Jay Gaskill is a licensed attorney who was the Public Defender of Alameda County in the San Francisco Bay Area.
Gaskill is also a registered Democrat who, despite his party ID, is my friend. LOL
It is therefore significant that, based on the trial testimonies thus far, Gaskill believes that George Zimmerman was acting in justified self-defense when he struggled with and then shot Trayvon Martin. Gaskill also believes that, given the facts, the prosecution should never filed and pursued a murder charge against Zimmerman. That the prosecution did do that suggests they’re acting from PC pressure, in a case that Obama, as the President of the United States, had unseemly and irresponsibly politicized with his incendiary remark: “If I had a son, he’d look like Trayvon.”
FOTM is grateful for Mr. Gaskill’s permission to republish his essay from his Out*lawyer’s Blog.
Legal commentary & OPINION
By Jay B. Gaskill, Attorney at Law
June 28, 2013
The evidence now unambiguously shows that, at the time of the fatal shot, Mr. Zimmerman was down; and Mr. Martin was on top of him, administering a first class beating.
The following is a reasonably accurate summary of the general law as it applies to self-defense cases –
“The circumstances under which he acted must have been such as to produce in the mind of a reasonable prudent person, similarly situated, the reasonable belief that the other person was then about to kill him or to do him serious bodily harm. In addition, the Defendant must have actually believed that he was in imminent danger of death or serious bodily harm and that deadly force must be used to repel it. If evidence of self-defense is present, the State must prove beyond a reasonable doubt that the Defendant did not act in self-defense.”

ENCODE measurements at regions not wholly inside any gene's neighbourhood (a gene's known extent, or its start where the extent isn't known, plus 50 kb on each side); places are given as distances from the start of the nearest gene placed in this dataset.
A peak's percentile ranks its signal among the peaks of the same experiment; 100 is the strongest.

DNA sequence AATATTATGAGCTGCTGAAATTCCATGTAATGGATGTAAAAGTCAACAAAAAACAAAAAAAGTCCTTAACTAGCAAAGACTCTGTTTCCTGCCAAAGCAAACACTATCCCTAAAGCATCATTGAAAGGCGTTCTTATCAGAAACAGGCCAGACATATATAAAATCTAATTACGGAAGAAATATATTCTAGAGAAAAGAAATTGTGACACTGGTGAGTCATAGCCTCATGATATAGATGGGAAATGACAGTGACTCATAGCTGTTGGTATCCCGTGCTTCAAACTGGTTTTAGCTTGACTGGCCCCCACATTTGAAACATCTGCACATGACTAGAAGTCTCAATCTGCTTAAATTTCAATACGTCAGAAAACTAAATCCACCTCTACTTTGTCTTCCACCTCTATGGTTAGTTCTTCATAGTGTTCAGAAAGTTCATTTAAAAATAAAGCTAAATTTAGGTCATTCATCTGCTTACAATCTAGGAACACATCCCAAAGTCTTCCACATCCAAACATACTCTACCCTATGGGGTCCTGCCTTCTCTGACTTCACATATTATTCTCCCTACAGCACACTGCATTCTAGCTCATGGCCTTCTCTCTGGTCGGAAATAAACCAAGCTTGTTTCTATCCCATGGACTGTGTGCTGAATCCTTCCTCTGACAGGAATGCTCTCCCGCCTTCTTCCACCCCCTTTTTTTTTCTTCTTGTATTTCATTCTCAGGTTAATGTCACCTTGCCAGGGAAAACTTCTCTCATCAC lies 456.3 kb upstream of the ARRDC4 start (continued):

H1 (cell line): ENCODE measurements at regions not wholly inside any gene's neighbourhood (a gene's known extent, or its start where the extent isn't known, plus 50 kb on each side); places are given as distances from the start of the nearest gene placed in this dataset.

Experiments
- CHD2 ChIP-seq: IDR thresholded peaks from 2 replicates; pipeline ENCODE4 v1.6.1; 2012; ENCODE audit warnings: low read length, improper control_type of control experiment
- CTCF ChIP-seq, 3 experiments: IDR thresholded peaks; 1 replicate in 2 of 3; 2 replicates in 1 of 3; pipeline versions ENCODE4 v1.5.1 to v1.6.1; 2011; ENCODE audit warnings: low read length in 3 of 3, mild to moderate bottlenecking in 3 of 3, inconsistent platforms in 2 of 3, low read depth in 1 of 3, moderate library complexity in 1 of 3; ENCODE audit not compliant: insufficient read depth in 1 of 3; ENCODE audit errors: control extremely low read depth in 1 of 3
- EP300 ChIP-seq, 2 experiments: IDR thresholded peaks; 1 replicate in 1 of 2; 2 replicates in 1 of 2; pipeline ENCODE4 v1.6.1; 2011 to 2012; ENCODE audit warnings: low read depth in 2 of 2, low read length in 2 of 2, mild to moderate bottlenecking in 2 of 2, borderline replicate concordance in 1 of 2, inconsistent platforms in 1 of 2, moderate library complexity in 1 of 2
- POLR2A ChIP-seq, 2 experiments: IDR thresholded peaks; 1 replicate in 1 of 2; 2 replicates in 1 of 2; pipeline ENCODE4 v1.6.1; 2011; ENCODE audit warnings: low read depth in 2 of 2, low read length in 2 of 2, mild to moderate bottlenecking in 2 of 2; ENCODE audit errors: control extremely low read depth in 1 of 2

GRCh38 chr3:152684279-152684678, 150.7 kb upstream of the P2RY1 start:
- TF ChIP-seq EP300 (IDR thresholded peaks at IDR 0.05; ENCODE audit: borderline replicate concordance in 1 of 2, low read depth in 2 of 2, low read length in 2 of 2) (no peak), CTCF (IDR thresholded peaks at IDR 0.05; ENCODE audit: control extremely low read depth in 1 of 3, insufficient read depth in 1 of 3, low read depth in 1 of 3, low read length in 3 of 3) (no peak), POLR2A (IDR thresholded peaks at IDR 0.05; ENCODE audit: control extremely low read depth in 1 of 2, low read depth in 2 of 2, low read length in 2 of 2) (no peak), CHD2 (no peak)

On the face of it – and from the prosecution’s case so far – it appears that Mr. Zimmerman has a strong self-defense case right out of the box. Few prosecutors I know would – except in extremis and under relentless political pressure –file and pursue a murder charge in a case like Mr. Zimmerman’s.
If the prosecution can salvage anything from this disaster it might be a manslaughter case based on the doctrine of “imperfect self-defense”, on the notion – so far unproven – that Mr. Zimmerman provoked the struggle and then acted with unnecessary and unreasonable force when he began to lose the fight.
This probably won’t work. No evidence has surfaced that Zimmerman initiated the use of force and the legal test of his response to being pummeled is what a reasonable person would do if similarly situated.
Were it my defense case, I would argue – and this can be done very persuasively – that Mr. Zimmerman faced a deadly threat because he was carrying a firearm against a crazed opponent who could not be counted on to use restraint if he (Martin) got control of it during the struggle.
When violently attacked, there is no duty to flee or to turn the other cheek.
I know it is premature to comment, but as the facts have so far unfolded, it would appear to be a grave miscarriage of justice if Mr. Zimmerman were convicted of murder (absent some compelling new evidence, so far not even hinted at). A manslaughter conviction would be more of a misfire, than a miscarriage, a repellant sop to those fevered souls who had hoped to turn this tragedy into some kind of racial cause-celeb.
I am deeply sorry the Mr. Martin died and that Mr. Zimmerman must go through this nightmare parody of a political trial.
Or so it seems from my remote viewing platform.